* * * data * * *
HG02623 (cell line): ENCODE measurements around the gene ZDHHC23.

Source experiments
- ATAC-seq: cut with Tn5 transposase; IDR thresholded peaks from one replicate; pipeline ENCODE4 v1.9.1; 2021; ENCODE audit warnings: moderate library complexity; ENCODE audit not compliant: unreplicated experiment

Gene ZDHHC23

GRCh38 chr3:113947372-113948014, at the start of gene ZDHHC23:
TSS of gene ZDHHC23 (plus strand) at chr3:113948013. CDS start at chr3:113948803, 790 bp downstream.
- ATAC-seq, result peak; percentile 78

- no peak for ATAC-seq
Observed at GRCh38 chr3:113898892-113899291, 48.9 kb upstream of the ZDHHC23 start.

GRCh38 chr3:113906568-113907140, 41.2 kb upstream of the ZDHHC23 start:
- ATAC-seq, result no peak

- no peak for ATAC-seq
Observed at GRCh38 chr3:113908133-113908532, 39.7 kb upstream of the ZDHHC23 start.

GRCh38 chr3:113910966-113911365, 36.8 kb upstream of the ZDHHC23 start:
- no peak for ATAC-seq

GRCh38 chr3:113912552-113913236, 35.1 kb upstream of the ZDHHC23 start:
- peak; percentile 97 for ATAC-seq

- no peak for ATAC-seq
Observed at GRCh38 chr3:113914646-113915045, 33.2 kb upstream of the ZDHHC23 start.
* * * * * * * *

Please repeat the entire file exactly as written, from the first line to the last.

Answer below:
HG02623 (cell line): ENCODE measurements around the gene ZDHHC23.

Source experiments
- ATAC-seq: cut with Tn5 transposase; IDR thresholded peaks from one replicate; pipeline ENCODE4 v1.9.1; 2021; ENCODE audit warnings: moderate library complexity; ENCODE audit not compliant: unreplicated experiment

Gene ZDHHC23

GRCh38 chr3:113947372-113948014, at the start of gene ZDHHC23:
TSS of gene ZDHHC23 (plus strand) at chr3:113948013. CDS start at chr3:113948803, 790 bp downstream.
- ATAC-seq, result peak; percentile 78

- no peak for ATAC-seq
Observed at GRCh38 chr3:113898892-113899291, 48.9 kb upstream of the ZDHHC23 start.

GRCh38 chr3:113906568-113907140, 41.2 kb upstream of the ZDHHC23 start:
- ATAC-seq, result no peak

- no peak for ATAC-seq
Observed at GRCh38 chr3:113908133-113908532, 39.7 kb upstream of the ZDHHC23 start.

GRCh38 chr3:113910966-113911365, 36.8 kb upstream of the ZDHHC23 start:
- no peak for ATAC-seq

GRCh38 chr3:113912552-113913236, 35.1 kb upstream of the ZDHHC23 start:
- peak; percentile 97 for ATAC-seq

- no peak for ATAC-seq
Observed at GRCh38 chr3:113914646-113915045, 33.2 kb upstream of the ZDHHC23 start.